Willie Nelson Recalls Having to Admit Cheating to Wife When Mistress Had Their Baby: I 'Was Caught'
Willie Nelson is the first to admit that he was never the perfect husband.
The country music icon, 87, looks back at his marriages and infidelities in his new joint memoir Me and Sister Bobbie: True Tales of the Family Band, which he co-wrote with his sister Bobbie Nelson.
In the book, the singer recalls the moment his second wife Shirley Collie learned that he fathered a child with another woman. "Shirley saw a bill from a Houston hospital. I tried to play it off as no big deal. I told her that I had to go to the hospital for something minor," he writes.
"Shirley wasn't buying that for one simple reason: The bill said the charges were for the birth of a baby girl, Paula Carlene, born to a Mrs. Connie Nelson," he says.
Understandably, "Shirley wanted to know who in the hell was Connie Nelson," he notes, adding, "Couldn't lie. Was caught flatfooted. Had to get the words out of my mouth. 'Connie’s my girlfriend and Paula's our daughter.' "
Nelson was married to his first wife Martha Matthews from 1952-62 and they had three children together: daughters Lana and Susie and son Willie "Billy" Hugh Jr., who died in an accident on Christmas Day 1991.
The star and second wife Shirley, who wed in 1963 and divorced in 1971, the same year he wed Connie Kopeke. In addition to daughter Paula, they later had daughter Amy.
Then, during his marriage with third wife Kopeke, the singer fell in love with makeup artist Annie Marie D'Angelo on the set of Stagecoach, the 1986 film he starred in with Johnny Cash, Kris Kristofferson and Waylon Jennings.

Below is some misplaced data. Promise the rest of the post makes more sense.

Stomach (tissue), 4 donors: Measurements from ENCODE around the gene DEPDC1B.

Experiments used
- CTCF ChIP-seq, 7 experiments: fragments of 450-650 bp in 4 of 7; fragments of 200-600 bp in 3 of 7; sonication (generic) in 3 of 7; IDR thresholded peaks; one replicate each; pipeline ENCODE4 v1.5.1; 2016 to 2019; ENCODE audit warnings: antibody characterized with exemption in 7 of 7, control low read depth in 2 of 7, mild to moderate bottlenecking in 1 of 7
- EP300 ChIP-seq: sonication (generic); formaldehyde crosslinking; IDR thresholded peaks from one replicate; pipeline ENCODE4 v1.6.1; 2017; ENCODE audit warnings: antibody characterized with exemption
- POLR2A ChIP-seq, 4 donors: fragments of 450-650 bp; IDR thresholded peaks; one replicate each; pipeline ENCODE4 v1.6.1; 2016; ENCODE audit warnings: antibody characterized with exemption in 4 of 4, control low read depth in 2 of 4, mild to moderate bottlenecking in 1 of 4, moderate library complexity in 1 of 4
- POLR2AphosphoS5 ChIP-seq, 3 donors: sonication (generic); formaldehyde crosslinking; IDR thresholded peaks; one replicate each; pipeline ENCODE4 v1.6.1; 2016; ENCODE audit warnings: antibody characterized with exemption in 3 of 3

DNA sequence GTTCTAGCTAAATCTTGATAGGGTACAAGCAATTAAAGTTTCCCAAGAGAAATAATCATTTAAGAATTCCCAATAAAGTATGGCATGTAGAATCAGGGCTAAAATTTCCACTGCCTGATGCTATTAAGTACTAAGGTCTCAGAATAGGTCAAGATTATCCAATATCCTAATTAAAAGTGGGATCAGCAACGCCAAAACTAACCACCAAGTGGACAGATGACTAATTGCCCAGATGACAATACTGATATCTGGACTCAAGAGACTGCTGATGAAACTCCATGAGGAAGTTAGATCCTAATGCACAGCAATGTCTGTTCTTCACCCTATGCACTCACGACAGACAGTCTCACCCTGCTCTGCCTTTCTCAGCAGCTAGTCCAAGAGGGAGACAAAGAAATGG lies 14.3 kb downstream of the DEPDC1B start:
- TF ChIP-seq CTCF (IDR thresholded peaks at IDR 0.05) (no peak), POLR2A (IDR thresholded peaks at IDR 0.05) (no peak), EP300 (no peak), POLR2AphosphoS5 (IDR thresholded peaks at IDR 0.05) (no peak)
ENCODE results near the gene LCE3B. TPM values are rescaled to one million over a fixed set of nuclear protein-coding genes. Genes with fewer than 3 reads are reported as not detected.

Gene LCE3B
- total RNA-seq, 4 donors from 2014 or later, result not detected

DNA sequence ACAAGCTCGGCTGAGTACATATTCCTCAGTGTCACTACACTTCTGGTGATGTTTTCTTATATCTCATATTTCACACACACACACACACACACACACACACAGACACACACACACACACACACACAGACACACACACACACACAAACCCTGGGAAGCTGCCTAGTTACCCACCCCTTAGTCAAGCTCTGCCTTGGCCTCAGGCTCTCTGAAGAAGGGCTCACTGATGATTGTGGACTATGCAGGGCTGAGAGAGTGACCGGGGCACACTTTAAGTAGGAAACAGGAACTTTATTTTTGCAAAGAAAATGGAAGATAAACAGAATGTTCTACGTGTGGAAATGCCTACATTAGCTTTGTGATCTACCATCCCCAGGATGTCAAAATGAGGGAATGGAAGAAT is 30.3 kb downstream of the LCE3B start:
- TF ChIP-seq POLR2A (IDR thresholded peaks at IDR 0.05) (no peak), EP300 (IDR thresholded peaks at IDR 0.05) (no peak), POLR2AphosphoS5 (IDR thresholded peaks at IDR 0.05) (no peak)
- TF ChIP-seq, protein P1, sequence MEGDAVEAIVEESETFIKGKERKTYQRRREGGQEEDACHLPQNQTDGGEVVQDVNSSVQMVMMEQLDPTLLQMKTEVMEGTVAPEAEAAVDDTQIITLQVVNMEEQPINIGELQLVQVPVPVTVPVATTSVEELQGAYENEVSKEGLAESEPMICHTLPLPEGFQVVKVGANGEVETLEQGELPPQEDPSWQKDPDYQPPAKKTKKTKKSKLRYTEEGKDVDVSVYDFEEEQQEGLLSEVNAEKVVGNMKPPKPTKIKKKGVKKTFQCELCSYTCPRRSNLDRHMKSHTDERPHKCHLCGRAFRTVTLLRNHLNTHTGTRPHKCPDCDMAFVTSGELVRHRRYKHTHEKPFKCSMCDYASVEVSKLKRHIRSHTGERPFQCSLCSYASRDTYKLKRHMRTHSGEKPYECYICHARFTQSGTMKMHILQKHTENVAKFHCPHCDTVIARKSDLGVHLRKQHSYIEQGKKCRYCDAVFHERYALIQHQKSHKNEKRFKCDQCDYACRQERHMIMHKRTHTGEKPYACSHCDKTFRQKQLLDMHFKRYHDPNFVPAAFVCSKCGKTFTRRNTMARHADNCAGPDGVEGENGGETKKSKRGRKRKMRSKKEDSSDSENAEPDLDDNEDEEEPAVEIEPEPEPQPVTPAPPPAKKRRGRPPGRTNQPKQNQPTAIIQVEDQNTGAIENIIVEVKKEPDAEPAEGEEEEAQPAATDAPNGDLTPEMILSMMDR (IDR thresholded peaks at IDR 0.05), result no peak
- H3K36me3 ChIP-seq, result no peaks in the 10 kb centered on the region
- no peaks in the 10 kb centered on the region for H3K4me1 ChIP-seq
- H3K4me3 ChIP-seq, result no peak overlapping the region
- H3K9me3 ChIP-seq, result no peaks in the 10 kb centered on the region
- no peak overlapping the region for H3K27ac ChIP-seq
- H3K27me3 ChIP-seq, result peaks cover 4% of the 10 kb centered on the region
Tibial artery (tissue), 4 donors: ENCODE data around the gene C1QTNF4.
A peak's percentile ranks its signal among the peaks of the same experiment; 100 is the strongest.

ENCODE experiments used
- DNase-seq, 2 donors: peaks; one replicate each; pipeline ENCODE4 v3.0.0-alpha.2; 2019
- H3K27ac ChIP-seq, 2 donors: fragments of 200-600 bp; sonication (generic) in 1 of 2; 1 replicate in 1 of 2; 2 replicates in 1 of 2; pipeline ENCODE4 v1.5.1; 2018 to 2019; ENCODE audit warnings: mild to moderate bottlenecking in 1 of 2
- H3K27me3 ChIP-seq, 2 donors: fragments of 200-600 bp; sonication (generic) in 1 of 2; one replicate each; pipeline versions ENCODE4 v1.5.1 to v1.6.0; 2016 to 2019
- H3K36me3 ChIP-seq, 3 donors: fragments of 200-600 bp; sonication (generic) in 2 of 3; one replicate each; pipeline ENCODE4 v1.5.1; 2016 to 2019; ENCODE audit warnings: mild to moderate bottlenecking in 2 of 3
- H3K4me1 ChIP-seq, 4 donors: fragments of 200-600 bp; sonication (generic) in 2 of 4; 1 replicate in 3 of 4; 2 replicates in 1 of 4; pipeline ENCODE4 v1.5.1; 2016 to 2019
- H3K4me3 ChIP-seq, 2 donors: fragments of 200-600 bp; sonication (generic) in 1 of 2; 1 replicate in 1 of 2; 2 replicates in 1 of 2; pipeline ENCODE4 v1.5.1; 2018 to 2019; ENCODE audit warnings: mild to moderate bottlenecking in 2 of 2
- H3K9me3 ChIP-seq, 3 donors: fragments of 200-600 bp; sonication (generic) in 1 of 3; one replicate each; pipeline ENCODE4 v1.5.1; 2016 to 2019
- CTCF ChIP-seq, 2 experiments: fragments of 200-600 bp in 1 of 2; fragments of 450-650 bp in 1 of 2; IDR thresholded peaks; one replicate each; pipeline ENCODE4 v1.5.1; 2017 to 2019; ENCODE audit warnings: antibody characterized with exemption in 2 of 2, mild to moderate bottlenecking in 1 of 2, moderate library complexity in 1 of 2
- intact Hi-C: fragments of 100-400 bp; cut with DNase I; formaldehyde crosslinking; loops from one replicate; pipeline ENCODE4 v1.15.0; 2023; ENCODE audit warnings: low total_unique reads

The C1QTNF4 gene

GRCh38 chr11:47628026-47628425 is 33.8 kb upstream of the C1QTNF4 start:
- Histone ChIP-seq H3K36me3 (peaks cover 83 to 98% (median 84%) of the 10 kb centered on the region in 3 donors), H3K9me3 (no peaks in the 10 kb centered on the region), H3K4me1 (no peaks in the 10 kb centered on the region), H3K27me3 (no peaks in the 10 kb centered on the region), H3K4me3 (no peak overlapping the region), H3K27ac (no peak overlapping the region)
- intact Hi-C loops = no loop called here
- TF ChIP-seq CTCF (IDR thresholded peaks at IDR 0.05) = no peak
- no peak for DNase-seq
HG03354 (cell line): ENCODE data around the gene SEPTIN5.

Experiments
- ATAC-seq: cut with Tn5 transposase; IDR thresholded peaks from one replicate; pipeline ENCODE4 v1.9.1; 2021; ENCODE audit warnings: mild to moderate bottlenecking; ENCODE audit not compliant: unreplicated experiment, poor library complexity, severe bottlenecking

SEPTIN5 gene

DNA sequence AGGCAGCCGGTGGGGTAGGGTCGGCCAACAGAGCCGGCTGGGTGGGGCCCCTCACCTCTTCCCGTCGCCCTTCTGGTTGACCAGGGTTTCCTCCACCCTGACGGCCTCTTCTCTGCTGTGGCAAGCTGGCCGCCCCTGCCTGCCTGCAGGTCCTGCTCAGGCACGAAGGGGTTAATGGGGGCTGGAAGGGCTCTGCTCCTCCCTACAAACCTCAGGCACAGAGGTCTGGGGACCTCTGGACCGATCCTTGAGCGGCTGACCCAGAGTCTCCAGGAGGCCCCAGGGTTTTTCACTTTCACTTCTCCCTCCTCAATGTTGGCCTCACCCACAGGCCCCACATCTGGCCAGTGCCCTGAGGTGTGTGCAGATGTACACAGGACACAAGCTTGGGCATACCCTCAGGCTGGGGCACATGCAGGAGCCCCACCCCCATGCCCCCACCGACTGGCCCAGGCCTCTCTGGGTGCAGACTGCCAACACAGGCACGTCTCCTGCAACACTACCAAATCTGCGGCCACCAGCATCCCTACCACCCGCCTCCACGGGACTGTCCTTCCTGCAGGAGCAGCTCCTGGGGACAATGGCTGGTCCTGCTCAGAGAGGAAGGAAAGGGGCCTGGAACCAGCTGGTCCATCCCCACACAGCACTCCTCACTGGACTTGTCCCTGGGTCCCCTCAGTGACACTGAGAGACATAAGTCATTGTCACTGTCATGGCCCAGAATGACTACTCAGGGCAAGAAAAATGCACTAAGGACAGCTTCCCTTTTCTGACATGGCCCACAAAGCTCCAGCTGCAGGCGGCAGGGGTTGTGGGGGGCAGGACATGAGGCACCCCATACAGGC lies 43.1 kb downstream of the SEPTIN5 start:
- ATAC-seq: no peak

"I messed up another marriage. My wandering ways were too much for any woman to put up with. I'll always love Connie. I'll always love all my wives. I've always said that there's no such thing as a 'former' wife. Once in your life, a wife never leaves. I regret the pain I caused Connie — and Martha and Shirley before her — and have no excuses. But love is love, and in the mideighties I fell head over heels in love with Ann Marie D'Angelo, called Annie. Never had met a woman like her before," Nelson writes in the book.
In 1988, Nelson and Kopeke divorced and he wed D'Angelo in 1991.
"My love for Annie was all-consuming, but winning her over wasn't easy. She had to be sure my marriage was over and that I was truly free. She didn't care about me being a celebrity. She was whip-smart, with a keen appreciation for all forms of art. It didn't hurt that she was pretty and radiated enough energy to light up any room she entered. She also had a sharp political sense," Nelson writes of his fourth wife, to whom he is still married and had two sons Lukas and Jacob Micah.
"Later she'd be a great partner in pushing the progressive causes so important to me. You've already seen that, when it came to romance, I had a gift for complicating things. But marrying Annie wasn't complicated at all. It's about the smartest thing I ever did. I can say that because, 34 years after we first met, we're still together and going strong," he says.
Over two decades into his fourth marriage, he said in a 2012 Express article that he learned he had another child, daughter Renee, whose mother is his friend Mary Haney.
Though his kids have different mothers, Nelson has a close relationship with his family.
Amid the ongoing coronavirus pandemic, the country icon told PEOPLE recently that he has been spending quality time with loved ones at his 700-acre Luck Ranch in Spicewood, Texas.
"My sister Bobbie lives close by, and we talk all the time. Annie and I are on the ranch, with the horses, and we're doing okay," Nelson said. "We're a very close family."
To read an excerpt from their book Me and Sister Bobbie: True Tales of the Family Band, pick up this week's issue of PEOPLE, on newsstands Friday.